A pilot test of the EcoVolt system already ran at the winemaker Clos du Bois, a division of beverage giant Constellation Brands. California brewer Bear Republic started its own pilot in January. Bear Republic already has a low wastewater-to-beer ratio, and the partnership will try to reduce the brewer’s outside electricity demands by half.
Proof and competition
Other large US breweries already have in-house water-treatment. Anheuser-Busch, for example, gets nearly 10% of its fuel from a bioenergy recovery system installed at 10 of its breweries. Chico, California-based Sierra Nevada powers boilers with gas from on-site anaerobic digesters. In Portland, Oregon, where prices for brewery discharges have grown, Widmer Brewing – a partner in the US’s ninth-largest beer company – and a number of smaller breweries are considering similar facilities.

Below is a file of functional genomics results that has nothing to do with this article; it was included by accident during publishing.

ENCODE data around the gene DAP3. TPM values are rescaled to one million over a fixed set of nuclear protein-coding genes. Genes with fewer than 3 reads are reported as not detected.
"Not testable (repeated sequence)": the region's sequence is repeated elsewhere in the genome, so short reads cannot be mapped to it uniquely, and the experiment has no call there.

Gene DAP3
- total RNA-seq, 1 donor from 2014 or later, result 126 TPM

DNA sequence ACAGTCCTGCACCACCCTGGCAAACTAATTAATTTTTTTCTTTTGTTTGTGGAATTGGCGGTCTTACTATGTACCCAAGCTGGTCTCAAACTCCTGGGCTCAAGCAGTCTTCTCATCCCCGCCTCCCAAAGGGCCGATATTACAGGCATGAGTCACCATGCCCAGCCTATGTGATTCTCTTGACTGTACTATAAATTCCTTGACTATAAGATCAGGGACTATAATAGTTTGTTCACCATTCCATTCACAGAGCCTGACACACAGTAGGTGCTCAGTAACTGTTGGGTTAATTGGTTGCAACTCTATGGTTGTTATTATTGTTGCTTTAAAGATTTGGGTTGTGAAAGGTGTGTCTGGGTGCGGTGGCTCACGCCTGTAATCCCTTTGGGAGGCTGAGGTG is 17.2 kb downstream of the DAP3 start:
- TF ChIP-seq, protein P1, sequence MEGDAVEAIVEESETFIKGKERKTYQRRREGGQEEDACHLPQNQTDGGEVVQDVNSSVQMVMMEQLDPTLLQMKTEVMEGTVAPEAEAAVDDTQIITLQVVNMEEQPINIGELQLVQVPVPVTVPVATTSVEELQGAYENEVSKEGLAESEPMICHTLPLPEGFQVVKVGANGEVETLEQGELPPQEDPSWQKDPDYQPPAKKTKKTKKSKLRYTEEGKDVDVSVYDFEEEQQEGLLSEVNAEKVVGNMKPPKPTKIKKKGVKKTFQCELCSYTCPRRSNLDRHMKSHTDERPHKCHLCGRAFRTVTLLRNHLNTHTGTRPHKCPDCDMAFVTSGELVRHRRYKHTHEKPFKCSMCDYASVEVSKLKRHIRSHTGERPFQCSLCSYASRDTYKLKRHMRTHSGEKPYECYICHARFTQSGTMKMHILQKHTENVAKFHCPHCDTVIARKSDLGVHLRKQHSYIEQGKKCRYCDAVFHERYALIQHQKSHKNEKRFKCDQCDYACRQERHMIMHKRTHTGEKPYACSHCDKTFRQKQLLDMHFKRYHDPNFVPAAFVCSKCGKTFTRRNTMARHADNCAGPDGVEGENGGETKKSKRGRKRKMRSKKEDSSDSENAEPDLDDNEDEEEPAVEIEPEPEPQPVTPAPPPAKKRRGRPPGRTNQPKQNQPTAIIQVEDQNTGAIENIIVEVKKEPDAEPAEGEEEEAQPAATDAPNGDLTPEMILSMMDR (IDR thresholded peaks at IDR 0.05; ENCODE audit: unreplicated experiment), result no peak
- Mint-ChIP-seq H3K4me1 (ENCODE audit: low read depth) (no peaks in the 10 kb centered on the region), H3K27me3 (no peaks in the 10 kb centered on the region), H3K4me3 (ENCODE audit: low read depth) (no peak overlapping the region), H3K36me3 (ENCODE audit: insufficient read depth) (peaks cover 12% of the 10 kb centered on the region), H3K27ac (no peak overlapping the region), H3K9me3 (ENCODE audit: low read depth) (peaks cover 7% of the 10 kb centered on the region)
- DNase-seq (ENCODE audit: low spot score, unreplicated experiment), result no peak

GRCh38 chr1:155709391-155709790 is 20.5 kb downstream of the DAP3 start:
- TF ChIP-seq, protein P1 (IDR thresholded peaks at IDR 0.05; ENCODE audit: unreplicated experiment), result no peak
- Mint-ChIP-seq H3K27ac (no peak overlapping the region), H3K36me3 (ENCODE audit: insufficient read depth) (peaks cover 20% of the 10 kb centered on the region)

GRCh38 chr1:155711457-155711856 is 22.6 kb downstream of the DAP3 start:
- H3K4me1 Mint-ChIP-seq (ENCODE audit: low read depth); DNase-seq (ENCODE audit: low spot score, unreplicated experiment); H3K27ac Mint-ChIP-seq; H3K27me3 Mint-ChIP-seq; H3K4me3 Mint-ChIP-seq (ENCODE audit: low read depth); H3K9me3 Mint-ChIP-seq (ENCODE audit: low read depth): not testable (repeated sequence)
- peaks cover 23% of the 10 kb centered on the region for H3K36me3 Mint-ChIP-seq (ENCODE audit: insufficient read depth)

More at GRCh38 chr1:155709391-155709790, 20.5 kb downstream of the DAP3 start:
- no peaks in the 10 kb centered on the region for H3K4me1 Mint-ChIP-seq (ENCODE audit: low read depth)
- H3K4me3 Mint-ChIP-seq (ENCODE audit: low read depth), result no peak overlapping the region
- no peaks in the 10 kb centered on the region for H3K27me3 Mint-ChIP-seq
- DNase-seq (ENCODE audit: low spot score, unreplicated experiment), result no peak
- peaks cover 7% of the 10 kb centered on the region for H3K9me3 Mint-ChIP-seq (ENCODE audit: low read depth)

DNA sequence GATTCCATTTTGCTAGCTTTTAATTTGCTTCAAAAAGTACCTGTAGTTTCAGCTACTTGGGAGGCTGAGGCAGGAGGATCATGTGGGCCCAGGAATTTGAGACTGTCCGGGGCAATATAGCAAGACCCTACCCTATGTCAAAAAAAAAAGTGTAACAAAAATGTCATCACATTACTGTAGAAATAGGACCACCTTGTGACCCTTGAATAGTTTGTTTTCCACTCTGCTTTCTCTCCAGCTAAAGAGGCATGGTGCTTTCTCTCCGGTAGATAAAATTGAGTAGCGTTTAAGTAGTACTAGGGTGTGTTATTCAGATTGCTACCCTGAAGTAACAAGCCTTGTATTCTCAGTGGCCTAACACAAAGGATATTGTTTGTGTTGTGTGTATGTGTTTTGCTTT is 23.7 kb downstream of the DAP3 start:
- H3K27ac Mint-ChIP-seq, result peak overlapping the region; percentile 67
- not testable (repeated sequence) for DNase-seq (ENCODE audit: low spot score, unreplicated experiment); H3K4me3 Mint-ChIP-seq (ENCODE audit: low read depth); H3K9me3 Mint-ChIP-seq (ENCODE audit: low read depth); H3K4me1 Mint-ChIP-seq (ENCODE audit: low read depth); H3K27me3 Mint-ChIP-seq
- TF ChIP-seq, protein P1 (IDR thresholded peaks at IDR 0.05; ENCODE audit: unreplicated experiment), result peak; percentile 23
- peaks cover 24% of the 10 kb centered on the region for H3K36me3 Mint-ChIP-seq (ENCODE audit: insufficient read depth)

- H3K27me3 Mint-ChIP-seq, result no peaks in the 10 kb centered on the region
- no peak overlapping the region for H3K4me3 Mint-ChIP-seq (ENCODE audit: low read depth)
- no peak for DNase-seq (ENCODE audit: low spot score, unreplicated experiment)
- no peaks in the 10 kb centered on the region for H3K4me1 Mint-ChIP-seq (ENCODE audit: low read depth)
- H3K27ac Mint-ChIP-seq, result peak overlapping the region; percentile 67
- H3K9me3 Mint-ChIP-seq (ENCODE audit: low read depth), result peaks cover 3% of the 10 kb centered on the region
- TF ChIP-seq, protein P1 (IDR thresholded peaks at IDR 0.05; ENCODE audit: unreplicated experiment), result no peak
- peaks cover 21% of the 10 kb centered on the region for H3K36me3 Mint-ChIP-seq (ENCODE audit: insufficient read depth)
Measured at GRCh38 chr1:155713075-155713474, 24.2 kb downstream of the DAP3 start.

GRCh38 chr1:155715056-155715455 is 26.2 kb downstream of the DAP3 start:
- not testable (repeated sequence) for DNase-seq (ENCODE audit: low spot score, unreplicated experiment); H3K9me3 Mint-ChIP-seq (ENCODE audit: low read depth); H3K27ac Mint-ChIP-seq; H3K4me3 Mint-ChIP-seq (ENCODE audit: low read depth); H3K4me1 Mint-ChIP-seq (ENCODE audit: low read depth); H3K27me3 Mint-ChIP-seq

“A lot of them are getting way, way more conscious about [reuse] because water is their main input,” says Fletcher Beaudoin, sustainable partnerships director at Portland State University’s Institute for Sustainable Solutions.
Anaerobic digesters, of course, aren’t new. Craig Criddle, a Stanford professor of environmental engineering and senior fellow at the Woods Institute for the Environment, said EcoVolt will need to prove it can consistently remove enough organic materials for water to be used for other operations while recovering as much as 35% or more of the energy embodied in the organic matter to make commercial sense.
Another challenge? While Cambrian claims it removes between 80% and 90% of pollutants, the water treated with EcoVolt doesn’t meet strict standards necessary to be resold to agricultural customers or to be used as drinking water.